An­cient un­der­wa­ter city at risk

Ar­chae­o­log­i­cal site of Pavlopetri in­cluded in the World Mon­u­ments Watch list

Kathimerini English - - Focus - BY SAKIS IOANNIDIS

“The com­mu­nity is the best guardian for Pavlopetri and it needs to be helped,” says Dr Ni­cholas Flem­ming, a marine geo-ar­chae­ol­o­gist at the In­sti­tute of Oceanog­ra­phy at the Univer­sity of Southamp­ton.

Flem­ming was the first to dis­cover, in 1967, the Bronze Age city of Pavlopetri, un­der­wa­ter off the coast of south­ern La­co­nia in the Pelo­pon­nese. He re­cently went back to the site he first ex­plored al­most half a cen­tury ago, to ob­serve the de­lin­eation of the un­der- wa­ter ar­chae­o­log­i­cal site.

Pavlopetri was listed on the 2016 World Mon­u­ments Watch in Oc­to­ber 2015. Launched in 1996, the World Mon­u­ments Watch is is­sued ev­ery two years by the World Mon­u­ments Fund, an in­de­pen­dent or­ga­ni­za­tion de­voted to sav­ing the world’s trea­sured places. The list­ing of Pavlopetri, it is be­lieved, will help raise aware­ness about the threats fac­ing the site and foster pub­lic par­tic­i­pa­tion in its pro­tec­tion.

Un­der­wa­ter ru­ins face three kinds of threats, says Bar­bara Euser, pres­i­dent of the Greek chap­ter of the Al­liance for the Restora­tion of Cul­tural Her­itage (ARCH), which pro­moted the nom­i­na­tion of Pavlopetri on the World Mon­u­ments Watch list: first, pol­lu­tion caused by com­mer­cial ships; sec­ond, shift­ing sed­i­ment caused by smaller boats trav­el­ing over the ar­chae­o­log­i­cal re­mains can dam­age the foun­da­tions and walls; a third threat is loot­ing of find­ings from the sea floor.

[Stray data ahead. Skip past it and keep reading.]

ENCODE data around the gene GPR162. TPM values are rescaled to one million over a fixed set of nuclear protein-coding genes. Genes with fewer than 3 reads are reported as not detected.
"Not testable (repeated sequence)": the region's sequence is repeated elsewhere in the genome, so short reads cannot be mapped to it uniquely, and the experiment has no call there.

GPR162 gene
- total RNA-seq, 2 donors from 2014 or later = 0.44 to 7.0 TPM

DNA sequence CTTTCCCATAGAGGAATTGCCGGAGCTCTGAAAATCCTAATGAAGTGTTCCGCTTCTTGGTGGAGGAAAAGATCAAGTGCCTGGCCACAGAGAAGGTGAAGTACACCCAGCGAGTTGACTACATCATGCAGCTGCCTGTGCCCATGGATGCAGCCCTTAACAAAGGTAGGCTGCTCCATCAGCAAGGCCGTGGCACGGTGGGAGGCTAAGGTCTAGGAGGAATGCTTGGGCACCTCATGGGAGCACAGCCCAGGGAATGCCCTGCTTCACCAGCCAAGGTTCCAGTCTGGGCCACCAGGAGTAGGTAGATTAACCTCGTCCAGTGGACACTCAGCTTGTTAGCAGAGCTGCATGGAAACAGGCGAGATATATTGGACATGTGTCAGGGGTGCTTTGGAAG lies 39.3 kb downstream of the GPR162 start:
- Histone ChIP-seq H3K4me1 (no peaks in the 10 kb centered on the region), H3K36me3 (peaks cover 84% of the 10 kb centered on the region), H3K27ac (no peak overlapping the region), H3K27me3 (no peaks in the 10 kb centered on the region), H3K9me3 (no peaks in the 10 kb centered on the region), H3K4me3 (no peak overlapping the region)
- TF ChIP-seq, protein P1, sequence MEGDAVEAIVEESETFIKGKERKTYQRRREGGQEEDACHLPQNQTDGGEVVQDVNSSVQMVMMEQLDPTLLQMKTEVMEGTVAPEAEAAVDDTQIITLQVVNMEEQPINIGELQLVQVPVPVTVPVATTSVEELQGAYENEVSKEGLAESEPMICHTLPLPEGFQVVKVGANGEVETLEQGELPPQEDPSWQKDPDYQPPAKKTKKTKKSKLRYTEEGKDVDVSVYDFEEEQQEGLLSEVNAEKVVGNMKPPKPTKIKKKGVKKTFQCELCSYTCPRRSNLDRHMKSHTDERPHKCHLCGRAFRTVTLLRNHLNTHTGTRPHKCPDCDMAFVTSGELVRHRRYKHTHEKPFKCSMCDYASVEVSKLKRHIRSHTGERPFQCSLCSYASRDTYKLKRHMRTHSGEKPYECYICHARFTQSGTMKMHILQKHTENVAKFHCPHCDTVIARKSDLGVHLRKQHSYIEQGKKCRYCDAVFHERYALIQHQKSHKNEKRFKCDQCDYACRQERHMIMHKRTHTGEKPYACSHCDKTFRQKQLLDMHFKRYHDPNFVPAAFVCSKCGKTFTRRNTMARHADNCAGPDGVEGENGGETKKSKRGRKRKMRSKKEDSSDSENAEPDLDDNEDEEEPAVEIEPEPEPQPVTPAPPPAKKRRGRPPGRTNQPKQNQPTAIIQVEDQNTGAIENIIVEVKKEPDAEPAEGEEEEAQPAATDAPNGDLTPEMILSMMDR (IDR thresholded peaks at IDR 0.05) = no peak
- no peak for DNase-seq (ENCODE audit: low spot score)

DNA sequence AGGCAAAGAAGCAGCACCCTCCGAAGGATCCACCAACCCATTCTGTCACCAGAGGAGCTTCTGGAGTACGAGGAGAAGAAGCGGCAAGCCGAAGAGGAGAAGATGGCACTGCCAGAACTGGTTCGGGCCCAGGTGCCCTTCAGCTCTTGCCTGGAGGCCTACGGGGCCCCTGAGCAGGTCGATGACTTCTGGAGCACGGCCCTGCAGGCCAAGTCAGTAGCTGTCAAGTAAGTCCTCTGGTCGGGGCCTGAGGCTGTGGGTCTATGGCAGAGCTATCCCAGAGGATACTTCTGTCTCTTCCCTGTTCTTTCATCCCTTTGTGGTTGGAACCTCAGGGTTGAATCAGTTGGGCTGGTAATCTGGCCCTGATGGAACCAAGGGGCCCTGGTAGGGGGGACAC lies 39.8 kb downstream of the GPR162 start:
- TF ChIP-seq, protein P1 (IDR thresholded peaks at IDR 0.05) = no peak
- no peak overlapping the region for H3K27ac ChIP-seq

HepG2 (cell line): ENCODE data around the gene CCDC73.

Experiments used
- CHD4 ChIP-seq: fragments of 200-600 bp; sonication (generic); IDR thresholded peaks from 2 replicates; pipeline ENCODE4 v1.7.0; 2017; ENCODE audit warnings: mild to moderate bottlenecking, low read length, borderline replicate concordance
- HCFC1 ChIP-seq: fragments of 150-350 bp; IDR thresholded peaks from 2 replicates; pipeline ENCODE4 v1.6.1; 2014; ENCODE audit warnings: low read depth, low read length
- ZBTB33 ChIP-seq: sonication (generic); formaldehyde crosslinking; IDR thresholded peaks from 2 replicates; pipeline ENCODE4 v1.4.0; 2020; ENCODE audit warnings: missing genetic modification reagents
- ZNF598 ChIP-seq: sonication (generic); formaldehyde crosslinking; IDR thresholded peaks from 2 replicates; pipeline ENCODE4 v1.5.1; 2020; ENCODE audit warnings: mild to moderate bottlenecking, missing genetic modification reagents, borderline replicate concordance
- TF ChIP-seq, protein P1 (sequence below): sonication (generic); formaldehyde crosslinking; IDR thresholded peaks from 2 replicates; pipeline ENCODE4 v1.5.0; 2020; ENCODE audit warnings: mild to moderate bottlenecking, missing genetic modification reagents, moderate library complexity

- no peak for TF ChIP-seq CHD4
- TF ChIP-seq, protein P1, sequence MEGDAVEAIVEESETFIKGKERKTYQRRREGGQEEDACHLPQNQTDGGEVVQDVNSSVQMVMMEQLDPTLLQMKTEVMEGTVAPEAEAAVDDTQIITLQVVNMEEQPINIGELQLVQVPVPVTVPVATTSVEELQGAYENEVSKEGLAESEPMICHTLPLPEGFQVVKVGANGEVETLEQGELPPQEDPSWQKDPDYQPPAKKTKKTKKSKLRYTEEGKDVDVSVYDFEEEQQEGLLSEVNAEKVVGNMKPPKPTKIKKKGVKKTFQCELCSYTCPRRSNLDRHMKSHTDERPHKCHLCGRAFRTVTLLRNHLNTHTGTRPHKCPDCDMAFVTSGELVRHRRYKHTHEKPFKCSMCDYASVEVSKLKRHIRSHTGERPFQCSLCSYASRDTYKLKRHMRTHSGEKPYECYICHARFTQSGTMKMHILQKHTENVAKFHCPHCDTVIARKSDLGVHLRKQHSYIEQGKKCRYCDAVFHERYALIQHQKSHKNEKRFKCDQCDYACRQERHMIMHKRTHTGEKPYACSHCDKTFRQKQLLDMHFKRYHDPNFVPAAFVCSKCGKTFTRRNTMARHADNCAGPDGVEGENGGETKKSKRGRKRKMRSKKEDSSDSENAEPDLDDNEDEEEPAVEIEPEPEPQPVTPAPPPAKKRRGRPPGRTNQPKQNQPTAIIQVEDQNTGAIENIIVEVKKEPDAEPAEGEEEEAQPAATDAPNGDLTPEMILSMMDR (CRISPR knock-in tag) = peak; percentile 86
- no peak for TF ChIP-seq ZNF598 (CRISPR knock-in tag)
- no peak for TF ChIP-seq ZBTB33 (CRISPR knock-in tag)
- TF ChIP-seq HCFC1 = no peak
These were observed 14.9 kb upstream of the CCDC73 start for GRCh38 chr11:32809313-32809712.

Flem­ming and De­spina Kout­soumba, an ar­chae­ol­o­gist at the Ephor­ate of Un­der­wa­ter An­tiqui- ties, re­cently or­ga­nized an un­der­wa­ter tour at the site. “Some walls can be seen at a depth of half a me­ter,” Kout­soumba said.

Mean­while, the Ephor­ate, the Mu­nic­i­pal­ity of Ela­fon­isos and the Re­gional Au­thor­ity of the Pelo­pon­nese, re­cently joined forces to pro­mote the site by in­stalling un­der­wa­ter signs, hand­ing out in­for­ma­tive ma­te­rial, pre­par­ing a wa­ter­proof map and de­sign­ing a tour for vis­i­tors.

Cre­at­ing a sea park is a pos­si­bil­ity, Flem­ming says, adding, how­ever, that au­thor­i­ties should be ex­tremely care­ful about how they run a Bronze Age un­der­wa­ter site so as to pre­vent any dam­age.

Early re­search at Pavlopetri was car­ried out in the late 1960s by a team of ar­chae­ol­o­gists from Cam­bridge Univer­sity who mapped the an­cient city. About four decades after the first divers vis­ited Pavlopetri, in­ter­est in the site resur­faced. In 2009 the Ephor­ate of Un­der­wa­ter An­tiq­ui­ties of the Greek Min­istry of Cul­ture, the Hel­lenic Cen­ter for Mar­itime Re­search and the Univer­sity of Not­ting­ham launched a five-year project to out­line the his­tory and development of Pavlopetri.

Hav­ing ex­plored about 400 un­der­wa­ter ar­chae­o­log­i­cal sites, Flem­ming be­lieves that Pavlopetri still holds many se­crets. The city was grad­u­ally cov­ered by wa­ter thou­sands of years ago as the sea level rose due to earth­quakes and the end of the ice age. How­ever, he says, the an­cient city serves as a model of a fish­ing vil­lage that was turned into a port and com­mer­cial cen­ter, well pro­tected from the nat­u­ral environment.

“Sea­men never make a mis­take when they pick a port,” Flem­ming says. “And that was true five thou­sand years ago.”

Early re­search at Pavlopetri, off the coast of south­ern La­co­nia in the Pelo­pon­nese, was car­ried out in the late 1960s by a team of ar­chae­ol­o­gists from Cam­bridge Univer­sity who mapped the an­cient city.

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